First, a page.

Sudra: The Shudras make up the lowest caste and are expected to serve the three higher castes. This caste was created upon the arrival of the Aryans. The Aryans were already divided into three castes and believed that they were superior to the dark skinned natives. The Shudras became a subordinate caste and served the other higher castes as labourers and artisians. The rigidity of the caste system kept these people at the bottom where they had no rights or privliges. A Shudra could only marry within the caste and was not permitted to enter temples. Many Shudras were supportive of anti-Brahminical sects such as Buddhism and Jainiasm, later they also converted to Islam and Chritianity Shudra is a Sanskrit word meaning "person who needs mental or physical cleaning"

Set of Rules Laid Down For Different Stages Of Life :

Set of Rules Laid Down For Different Stages Of Life BRAMHACHARYASHRAM : These are the formative years of life which is from the age of 8 to 21 years when the male child goes to a ‘GURUKUL’ to learn and absorb skills and to be enlightened. The important rule of this stage is to live away from one’s parents to acquire knowledge and ways of the world. GRIHASTHASHRAM : After acquiring knowledge and skills to maintain his livelihood, the male enters into a ‘Holy Matrimony’ around the age of 35 years, begets children, becomes a householder, having civic responsibilities and remains a law abiding citizen.

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VAANPRASTHASHRAM : After marriage, children and taking care of his parents, elders in the house, the male member retires from active social life after he has completed all his responsibilities. He heads towards the forest for contemplation and engages in spiritual pursuit. SANYASASHRAM : This is the last stage of his life, were he would renounce everything and lives a life of a ascetic.

PURUSHARTHA:

PURUSHARTHA

INTRODUCTION:

INTRODUCTION “Purusha” means human being and “artha” means object or objective. Purusharthas means objectives of man. According to Hindu way of life, a man should strive to achieve four chief objectives (Purusharthas) in his life. They are: Of the four, dharma and moksa are the one that man ought to seek; while artha and kama are the one that man is naturally inclined to seek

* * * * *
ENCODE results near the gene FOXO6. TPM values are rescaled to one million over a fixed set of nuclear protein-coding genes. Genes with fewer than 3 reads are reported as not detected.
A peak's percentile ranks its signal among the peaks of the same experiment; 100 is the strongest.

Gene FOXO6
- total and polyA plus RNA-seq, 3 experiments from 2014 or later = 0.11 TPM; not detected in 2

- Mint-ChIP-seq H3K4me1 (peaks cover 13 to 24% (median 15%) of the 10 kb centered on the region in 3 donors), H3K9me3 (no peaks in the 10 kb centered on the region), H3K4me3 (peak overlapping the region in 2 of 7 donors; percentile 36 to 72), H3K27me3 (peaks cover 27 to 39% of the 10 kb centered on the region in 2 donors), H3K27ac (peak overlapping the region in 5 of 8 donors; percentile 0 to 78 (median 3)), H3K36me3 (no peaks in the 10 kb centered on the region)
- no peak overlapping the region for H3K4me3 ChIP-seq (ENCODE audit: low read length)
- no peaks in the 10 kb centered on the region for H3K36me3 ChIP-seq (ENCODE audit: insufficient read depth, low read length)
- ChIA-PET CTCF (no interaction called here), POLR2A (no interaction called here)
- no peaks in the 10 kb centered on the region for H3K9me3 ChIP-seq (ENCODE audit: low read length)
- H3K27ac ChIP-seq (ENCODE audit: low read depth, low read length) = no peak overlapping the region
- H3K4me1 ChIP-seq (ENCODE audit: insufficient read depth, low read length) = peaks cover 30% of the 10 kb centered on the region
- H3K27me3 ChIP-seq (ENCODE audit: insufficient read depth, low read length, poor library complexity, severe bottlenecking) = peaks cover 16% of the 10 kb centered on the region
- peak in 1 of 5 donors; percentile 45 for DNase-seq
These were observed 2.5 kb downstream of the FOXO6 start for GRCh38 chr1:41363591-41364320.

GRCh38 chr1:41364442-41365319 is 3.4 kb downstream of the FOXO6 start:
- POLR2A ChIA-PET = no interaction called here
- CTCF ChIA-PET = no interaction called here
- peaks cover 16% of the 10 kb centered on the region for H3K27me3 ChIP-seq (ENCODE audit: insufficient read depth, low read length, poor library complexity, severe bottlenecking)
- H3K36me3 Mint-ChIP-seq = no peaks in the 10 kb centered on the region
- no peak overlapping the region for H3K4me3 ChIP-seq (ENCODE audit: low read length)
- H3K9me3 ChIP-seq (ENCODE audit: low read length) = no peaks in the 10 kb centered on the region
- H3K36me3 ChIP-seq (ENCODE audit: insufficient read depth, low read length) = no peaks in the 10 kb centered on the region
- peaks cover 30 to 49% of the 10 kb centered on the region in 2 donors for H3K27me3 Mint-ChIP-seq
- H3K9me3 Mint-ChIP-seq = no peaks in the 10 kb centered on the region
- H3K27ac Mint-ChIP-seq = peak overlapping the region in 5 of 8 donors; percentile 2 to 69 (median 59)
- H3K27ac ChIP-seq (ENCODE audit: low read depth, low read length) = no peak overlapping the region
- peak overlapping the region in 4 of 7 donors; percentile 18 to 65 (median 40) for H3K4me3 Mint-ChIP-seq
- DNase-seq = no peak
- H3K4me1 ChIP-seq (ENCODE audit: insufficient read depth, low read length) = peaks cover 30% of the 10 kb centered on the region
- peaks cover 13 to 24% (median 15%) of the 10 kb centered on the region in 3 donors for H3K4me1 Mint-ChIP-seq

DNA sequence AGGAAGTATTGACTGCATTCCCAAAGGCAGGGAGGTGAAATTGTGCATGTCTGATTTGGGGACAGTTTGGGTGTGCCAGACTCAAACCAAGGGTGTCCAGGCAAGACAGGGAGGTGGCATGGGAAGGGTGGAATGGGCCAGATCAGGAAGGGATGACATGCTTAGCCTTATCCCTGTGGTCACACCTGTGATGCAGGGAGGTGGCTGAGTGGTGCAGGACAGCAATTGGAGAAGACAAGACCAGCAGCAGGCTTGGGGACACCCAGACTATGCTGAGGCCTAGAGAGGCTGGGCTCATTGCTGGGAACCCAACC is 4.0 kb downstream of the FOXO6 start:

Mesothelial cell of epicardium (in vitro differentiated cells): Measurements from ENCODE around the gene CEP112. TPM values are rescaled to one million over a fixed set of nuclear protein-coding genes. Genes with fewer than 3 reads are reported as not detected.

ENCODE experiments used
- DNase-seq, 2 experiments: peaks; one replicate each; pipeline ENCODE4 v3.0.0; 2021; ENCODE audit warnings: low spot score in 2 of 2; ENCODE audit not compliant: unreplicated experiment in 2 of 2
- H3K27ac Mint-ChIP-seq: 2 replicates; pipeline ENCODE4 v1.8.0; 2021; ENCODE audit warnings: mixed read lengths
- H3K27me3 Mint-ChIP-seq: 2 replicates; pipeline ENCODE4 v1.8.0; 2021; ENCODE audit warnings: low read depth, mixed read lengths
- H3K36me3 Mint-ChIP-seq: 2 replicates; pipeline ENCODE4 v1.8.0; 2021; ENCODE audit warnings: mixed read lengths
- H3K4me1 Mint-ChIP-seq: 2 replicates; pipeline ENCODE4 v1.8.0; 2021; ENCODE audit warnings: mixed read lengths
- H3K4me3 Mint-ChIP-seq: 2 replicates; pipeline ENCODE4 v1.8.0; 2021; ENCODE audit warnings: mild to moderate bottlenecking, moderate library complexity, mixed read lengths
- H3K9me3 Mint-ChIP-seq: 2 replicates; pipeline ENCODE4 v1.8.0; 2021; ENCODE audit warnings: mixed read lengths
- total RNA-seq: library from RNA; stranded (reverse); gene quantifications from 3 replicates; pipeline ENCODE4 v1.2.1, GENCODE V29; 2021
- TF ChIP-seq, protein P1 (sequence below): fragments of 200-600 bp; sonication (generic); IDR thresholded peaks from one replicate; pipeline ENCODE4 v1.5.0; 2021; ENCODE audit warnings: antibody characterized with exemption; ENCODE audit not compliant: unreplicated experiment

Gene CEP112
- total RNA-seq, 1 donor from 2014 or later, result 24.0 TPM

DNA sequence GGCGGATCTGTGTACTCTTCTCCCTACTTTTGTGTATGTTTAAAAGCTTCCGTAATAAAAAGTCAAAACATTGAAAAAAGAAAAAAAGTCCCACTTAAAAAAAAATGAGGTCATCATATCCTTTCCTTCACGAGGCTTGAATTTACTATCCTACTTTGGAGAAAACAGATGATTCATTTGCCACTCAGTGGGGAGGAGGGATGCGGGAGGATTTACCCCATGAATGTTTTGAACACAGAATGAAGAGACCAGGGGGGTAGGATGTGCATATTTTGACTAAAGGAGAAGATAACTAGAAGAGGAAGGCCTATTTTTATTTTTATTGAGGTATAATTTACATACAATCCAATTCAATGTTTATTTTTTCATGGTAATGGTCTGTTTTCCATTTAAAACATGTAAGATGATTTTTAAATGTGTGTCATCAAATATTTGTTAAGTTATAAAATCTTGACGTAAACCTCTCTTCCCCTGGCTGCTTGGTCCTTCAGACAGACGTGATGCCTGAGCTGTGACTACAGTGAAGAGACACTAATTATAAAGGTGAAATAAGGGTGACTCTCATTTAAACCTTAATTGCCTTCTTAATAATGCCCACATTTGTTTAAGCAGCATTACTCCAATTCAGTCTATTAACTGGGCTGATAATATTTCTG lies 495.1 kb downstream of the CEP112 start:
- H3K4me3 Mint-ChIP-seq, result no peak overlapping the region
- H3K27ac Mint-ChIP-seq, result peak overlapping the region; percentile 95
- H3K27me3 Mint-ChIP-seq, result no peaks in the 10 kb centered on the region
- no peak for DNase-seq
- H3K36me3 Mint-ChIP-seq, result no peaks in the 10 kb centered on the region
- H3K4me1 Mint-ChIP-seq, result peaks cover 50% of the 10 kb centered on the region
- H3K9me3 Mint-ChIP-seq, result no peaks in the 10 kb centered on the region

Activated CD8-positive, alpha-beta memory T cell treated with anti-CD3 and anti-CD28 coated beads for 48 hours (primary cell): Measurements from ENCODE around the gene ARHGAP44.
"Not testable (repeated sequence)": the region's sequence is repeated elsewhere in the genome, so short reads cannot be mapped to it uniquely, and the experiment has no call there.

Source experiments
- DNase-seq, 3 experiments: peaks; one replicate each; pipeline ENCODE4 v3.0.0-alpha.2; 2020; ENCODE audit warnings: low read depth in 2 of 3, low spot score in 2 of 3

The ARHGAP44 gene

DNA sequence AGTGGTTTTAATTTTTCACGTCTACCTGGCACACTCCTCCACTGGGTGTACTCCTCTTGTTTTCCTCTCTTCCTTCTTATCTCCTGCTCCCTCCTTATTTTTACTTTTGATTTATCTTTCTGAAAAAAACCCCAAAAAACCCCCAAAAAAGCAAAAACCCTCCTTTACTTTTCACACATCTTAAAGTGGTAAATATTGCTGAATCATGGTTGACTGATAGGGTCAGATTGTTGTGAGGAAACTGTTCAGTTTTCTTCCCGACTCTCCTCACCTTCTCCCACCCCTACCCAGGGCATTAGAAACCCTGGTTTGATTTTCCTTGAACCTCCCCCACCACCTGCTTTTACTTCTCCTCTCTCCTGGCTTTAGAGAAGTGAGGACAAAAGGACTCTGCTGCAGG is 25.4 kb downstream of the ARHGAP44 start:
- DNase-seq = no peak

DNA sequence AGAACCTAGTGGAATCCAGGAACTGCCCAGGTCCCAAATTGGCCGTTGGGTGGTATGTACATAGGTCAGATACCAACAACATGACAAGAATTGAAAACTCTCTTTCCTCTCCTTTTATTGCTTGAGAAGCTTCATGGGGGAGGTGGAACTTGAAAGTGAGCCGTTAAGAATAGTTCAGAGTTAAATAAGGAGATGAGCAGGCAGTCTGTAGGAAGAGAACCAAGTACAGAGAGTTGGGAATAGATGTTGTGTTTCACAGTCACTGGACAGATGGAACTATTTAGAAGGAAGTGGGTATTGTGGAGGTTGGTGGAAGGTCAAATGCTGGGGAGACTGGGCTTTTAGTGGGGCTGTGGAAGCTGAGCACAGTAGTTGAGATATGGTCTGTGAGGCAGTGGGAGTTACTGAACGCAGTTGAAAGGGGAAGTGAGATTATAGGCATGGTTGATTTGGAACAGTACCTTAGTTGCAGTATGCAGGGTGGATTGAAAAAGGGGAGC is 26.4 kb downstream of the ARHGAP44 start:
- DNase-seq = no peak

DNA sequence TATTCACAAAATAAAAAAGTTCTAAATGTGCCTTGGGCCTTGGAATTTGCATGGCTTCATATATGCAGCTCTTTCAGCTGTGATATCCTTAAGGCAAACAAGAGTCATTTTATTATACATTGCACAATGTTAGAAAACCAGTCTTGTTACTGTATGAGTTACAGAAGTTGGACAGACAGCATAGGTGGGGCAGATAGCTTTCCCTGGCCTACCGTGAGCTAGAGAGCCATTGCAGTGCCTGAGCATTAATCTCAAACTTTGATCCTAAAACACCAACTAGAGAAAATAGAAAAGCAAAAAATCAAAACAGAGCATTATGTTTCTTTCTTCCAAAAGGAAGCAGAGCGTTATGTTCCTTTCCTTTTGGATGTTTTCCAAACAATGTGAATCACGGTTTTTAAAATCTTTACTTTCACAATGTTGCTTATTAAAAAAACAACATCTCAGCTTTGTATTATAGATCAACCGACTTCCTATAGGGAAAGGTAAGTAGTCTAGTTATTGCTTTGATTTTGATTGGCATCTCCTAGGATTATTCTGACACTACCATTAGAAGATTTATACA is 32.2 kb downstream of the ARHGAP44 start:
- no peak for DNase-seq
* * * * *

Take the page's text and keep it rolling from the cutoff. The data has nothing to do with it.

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धर्म

DHARMA (RIGHTEOUSNESS):

DHARMA (RIGHTEOUSNESS) Dharma means that which upholds this entire creation. It is a Divine law that is inherent and invisible, but responsible for all existence. It exists in all planes, in all aspects and at all levels of creation. It is considered to be the first cardinal aim because it is at the root of everything and upholds everything.

(MATERIAL WEALTH):

(MATERIAL WEALTH) Artha means wealth . Hinduism recognizes the importance of material wealth for the overall happiness and well being of an individual. A person may have the intention to uphold the dharma, but if he has no money he would not be able to perform his duties and fulfill his dharma. Hinduism advocates simplicity and detachment, but does not glorify poverty.

3. Kama (desire):

3. Kama (desire) Kama in a broader sense means desire. Both Hinduism and Buddhism consider desire as the root cause of human suffering. According to the Bhagavadgita, desire leads delusion and bondage to the cycle of births and deaths. The way out of suffering is to become detached from the sense objects through such practices as yoga and meditation and perform desireless actions as sacrificial offerings to God with a sense of duty, accepting God as the doer and without hankering after the fruit of one's actions.

4. Moksha (salvation or liberation):

4. Moksha (salvation or liberation) The pursuit of dharma regulates the life of a human being and keeps him on the righteous path. The pursuit of artha and kama enrich his experience and impart to him valuable lesson. The pursuit of moksha or salvation liberates him and leads him to the world Brahman. The pursuit of teaching usually begins in the early age when one is initiated into religious studies.

Rebirth and Salvation:

Rebirth and Salvation Pattern of Life Hindus believe universe, everyone in it, part of continual pattern of birth, death, and rebirth After death atman reborn in process called reincarnation , or samsara New Life Nature of person’s new life shaped by karma —sum effect of deeds, actions Good karma, reincarnated to better station in life; bad karma, lower station in life Ultimate goal of human existence, moksha , escape from cycle of rebirth Dharma With moksha , atman leaves world, reunites fully with Brahman To achieve moksha is to fulfill one’s dharma —spiritual duties, obligations By fulfilling dharma, one creates good karma, breaks free from rebirth cycle

CONCLUSION:

CONCLUSION Dharma is always held higher than Artha and Kama. In the attainment of moksha only dharma can help, provided it has been cultivated through artha and kama. Moral decay and disintegration will follow. However with all these things also he is not seen to be happy and contended. It can definitely help us to find “PEACE OF MIND” which is the birth right of every human being.

BIBLIOGRAPHY:

BIBLIOGRAPHY www.hindubooks.org www.swamij.com www.hindunet.org BUSINESS ETHICS AND CSR (Himalaya Publications) BUSINESS ETHICS (VIPUL PUBLICATION) GARUDAPURANA(RELIGIOUS BOOK) BAGAVATGITA (RELIGIOUS BOOK)